Shanah Tovah! Evansville Living wishes a happy new year to our Jewish readers across the Tri-State.
Rosh Hashanah, which began Monday, is one of the most important holidays in the Jewish calendar. It marks the beginning of the new year and is celebrated by the blowing of the shofar, a trumpet made from a ram’s horn. Rosh Hashanah commemorates the creation of the world and begins the 10 days of penitence culminating in Yom Kippur, the holiest day of the year in Judaism reserved for atonement and repentance.
“As we prepare for Yom Kippur, these 10 days of atonement, this is a time where we are supposed to think about the changes we want to make: the way we can make our lives better, the way we can improve our relationships, the way we can improve our connection to do what God wants us to do,” said Rabbi Gary Mazo of Evansville’s Temple Adath B’nai Israel at Tuesday’s Rosh Hashanah service.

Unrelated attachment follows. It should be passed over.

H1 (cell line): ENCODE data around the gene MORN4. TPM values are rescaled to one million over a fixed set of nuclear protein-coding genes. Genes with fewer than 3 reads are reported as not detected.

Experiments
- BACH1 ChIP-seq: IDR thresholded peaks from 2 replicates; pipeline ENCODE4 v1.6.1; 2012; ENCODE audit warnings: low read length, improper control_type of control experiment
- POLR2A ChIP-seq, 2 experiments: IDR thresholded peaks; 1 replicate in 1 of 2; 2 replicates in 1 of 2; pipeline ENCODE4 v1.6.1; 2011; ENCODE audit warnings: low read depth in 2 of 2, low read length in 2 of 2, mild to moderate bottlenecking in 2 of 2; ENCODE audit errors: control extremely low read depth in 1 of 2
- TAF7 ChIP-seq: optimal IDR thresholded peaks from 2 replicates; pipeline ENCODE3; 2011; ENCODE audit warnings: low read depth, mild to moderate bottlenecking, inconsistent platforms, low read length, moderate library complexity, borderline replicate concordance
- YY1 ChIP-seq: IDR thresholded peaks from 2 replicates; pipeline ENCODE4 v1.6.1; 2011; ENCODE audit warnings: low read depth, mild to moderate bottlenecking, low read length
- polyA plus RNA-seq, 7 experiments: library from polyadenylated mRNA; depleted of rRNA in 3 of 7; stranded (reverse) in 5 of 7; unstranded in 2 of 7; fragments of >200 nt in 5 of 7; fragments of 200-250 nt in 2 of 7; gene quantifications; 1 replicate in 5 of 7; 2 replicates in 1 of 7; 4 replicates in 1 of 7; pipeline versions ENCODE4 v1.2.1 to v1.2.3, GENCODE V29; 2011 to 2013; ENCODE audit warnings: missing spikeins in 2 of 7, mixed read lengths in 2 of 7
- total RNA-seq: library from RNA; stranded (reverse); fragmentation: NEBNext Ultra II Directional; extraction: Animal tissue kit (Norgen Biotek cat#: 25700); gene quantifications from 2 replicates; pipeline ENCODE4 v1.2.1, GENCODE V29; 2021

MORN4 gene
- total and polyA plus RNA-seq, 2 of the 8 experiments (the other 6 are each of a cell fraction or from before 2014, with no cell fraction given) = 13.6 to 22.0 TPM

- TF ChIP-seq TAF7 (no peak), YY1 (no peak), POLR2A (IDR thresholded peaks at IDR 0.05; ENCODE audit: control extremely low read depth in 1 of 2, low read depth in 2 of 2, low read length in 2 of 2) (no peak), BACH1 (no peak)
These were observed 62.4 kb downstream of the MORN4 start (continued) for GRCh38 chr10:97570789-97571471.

The Jewish new year is a time to reflect on prayers and to look forward to a good year ahead. Rosh Hashanah celebrations are filled with mitzvahs (commandments from God), a festive meal, and of course, the sounding of the shofar. Throughout the course of the next 10 days, participants reflect on past mistakes and make amends with others as they pray and perform good deeds.
Yom Kippur, the day of atonement, will begin at sundown on Sept. 15 and last until nightfall the next day, during which many Jews traditionally fast as a way to cleanse the body and spirit during repentance.
Learn more about Rosh Hashanah and Yom Kippur at Temple Adath B’nai Israel, 8440 Newburgh Road, or templeabi.org.
Photos provided by Tory Schendel Cox.